At night the Namib Desert spider Leucorchestris arenicola performs long-distance homing across its sand dune habitat. By disabling all or pairs of the spiders' eight eyes we found that homing ability was severely reduced when vision was fully abolished. Vision, therefore, seems to play a key role in the nocturnal navigational performances of L. arenicola. After excluding two or three pairs of eyes, the spiders were found to be able to navigate successfully using only their lateral eyes or only their anterior median eyes. Measurement of the eyes' visual fields showed that the secondary eyes combined have a near full (panoramic) view of the surroundings. The visual fields of the principal eyes overlap almost completely with those of the anterior lateral eyes. Electroretinogram recordings indicate that each eye type contains a single photopigment with sensitivity peaking at ∼525 nm in the posterior and anteriomedian eyes, and at ∼540 nm in the anteriolateral eyes. Theoretical calculations of photon catches showed that the eyes are likely to employ a combination of spatial and temporal pooling in order to function at night. Under starlit conditions, the raw spatial and temporal resolution of the eyes is insufficient for detecting any visual information on structures in the landscape, and bright stars would be the only objects visible to the spiders. However, by summation in space and time, the spiders can rescue enough vision to detect coarse landscape structures. We show that L. arenicola spiders are likely to be using temporal summation to navigate at night.
- nocturnal navigation
- visual field
- spectral sensitivity
- temporal summation
- spider navigation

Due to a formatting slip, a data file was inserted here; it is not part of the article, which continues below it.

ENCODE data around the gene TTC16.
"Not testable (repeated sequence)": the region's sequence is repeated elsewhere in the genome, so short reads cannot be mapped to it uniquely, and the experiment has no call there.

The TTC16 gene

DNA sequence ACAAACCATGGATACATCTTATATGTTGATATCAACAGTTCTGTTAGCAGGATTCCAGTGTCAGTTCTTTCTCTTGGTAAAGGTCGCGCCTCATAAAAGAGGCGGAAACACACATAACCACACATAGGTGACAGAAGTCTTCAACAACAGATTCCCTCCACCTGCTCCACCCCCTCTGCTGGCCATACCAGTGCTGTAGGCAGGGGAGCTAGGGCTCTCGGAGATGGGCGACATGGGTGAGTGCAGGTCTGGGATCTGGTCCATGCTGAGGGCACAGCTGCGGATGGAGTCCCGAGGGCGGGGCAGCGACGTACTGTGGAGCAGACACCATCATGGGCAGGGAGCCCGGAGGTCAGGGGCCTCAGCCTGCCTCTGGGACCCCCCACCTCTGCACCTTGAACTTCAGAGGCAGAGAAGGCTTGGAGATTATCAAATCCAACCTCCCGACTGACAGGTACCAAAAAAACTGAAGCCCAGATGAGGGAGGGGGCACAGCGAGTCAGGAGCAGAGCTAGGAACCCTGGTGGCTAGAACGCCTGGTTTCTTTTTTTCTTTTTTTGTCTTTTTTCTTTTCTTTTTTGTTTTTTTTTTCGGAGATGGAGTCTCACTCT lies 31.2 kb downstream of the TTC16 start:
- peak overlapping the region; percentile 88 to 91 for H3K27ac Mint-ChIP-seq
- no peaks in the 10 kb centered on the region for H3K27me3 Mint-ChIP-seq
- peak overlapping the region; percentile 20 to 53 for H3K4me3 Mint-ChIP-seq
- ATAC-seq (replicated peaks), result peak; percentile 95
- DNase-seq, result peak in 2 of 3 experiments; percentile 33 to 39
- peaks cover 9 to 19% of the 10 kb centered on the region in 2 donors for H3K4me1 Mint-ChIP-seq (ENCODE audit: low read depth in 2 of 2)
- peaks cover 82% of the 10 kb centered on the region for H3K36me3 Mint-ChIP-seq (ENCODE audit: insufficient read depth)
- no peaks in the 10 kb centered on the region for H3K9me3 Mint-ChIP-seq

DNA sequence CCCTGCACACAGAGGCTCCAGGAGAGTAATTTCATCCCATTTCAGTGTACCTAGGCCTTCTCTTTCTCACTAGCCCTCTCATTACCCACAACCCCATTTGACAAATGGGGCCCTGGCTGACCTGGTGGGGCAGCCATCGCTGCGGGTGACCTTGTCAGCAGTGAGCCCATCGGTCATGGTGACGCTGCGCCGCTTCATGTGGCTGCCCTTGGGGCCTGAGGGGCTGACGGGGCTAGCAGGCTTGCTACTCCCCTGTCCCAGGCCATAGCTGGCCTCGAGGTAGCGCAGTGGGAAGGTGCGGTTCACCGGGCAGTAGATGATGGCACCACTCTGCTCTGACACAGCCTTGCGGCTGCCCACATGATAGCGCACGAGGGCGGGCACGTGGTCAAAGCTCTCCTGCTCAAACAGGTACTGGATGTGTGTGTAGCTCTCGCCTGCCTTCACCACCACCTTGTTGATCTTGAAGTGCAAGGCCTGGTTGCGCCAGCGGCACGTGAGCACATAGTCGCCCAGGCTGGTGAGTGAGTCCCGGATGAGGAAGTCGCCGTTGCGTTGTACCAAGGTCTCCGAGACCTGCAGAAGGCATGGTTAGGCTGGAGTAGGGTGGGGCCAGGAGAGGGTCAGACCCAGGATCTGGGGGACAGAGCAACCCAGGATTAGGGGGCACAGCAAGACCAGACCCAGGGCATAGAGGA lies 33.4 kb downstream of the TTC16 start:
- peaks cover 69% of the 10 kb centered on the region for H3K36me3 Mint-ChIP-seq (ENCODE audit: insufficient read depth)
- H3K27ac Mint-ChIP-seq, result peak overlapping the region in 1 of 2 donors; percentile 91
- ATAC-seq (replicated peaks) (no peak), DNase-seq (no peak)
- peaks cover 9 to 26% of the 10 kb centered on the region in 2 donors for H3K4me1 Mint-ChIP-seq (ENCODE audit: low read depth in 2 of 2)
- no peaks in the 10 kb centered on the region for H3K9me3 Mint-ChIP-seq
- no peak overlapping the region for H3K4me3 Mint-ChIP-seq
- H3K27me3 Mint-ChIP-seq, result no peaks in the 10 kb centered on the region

Leucorchestris arenicola Lawrence (Araneae: Sparassidae) spiders are found in the Namib Desert where, like many other desert-living animals, they are strictly nocturnal (Nørgaard et al., 2006a). During daytime the spiders avoid the lethal temperatures on the desert surface by staying in burrows dug into the sand. The burrows are silk-lined tunnels that can be occupied for several months (Henschel, 1990). At night, hunting and searches for mating opportunities are the main reasons for the spiders to leave their burrows. Adult females and immature spiders of both sexes occupy territories of about 3–4 m radial distance around their burrows and predominantly limit their surface activity to this area. Adult males, however, will often venture out on long searches for females and mating opportunities. These searches can take them several tens of metres away from their burrows (Nørgaard et al., 2003). Having left the safety of their burrows, the spiders are then faced with the task of returning to their point of departure (the burrow). Both sexes and all life stages are capable of doing so via nearly straight-line trajectories at the end of often circuitous excursions on the desert surface. In adult males, homeward walks of more than 100 m have been recorded (Nørgaard, 2005). Even though the 3–4 m homing distances of females and immature spiders are not as remarkable as the homing distances covered by the adult males, they are still greater than those found for any previously studied spider (e.g. Seyfarth et al., 1982; Görner and Class, 1985; Dacke et al., 1999; Ortega-Escobar and Muñoz-Cuevas, 1999). The problems involved in homing over distances of 3–4 m (adult females and immature spiders) and several tens of metres (adult males) are essentially the same insofar as neither can be done by pure ideothetic navigation alone (Benhamou et al., 1990). Homing over distances of the order performed by both sexes of L. arenicola spiders therefore suggests that external cues are used for minimising the detrimental effect of the inevitable accumulation of errors during (ideothetic) navigation over long distances (Benhamou et al., 1990). Prior studies, mostly done on adult male L. arenicola spiders, have excluded several external cues as being necessary for the spiders during homing. The sun, the moon and the polarized light patterns in the sky are not necessary for the spiders to return to their burrows (Nørgaard et al., 2006a). Nor is the direction of gravity, i.e. slope of substrate, or audible cues, i.e. vibration beacons or olfactory stimuli (Nørgaard et al., 2003; Nørgaard et al., 2007; Nørgaard, 2005). The diurnal eusocial hymenopterans, e.g. bees and ants, are among the most impressive and well-studied arthropod navigators, and vision plays a key role in the strategies they employ to avoid accumulating navigational errors (for reviews, see Wehner, 1982; Wehner, 1992; Wehner and Srinivasan, 2003). Although L. arenicola spiders are nocturnal and predominantly active during the moonless times of the night (Nørgaard et al., 2006a), a navigational strategy based on vision should not be excluded straightaway. Insects, with their compound eyes, have been shown to be able to navigate under very dim light conditions (Warrant, 2004). Unlike insects, spiders have single-lens camera-type eyes. The comparatively larger lens diameter of this eye design should allow for photon catches high enough to be useful in low light intensity situations (Nilsson, 1990). Hence, vision could possibly be used by L. arenicola spiders even at night when the animals navigate back to their burrows in the dark.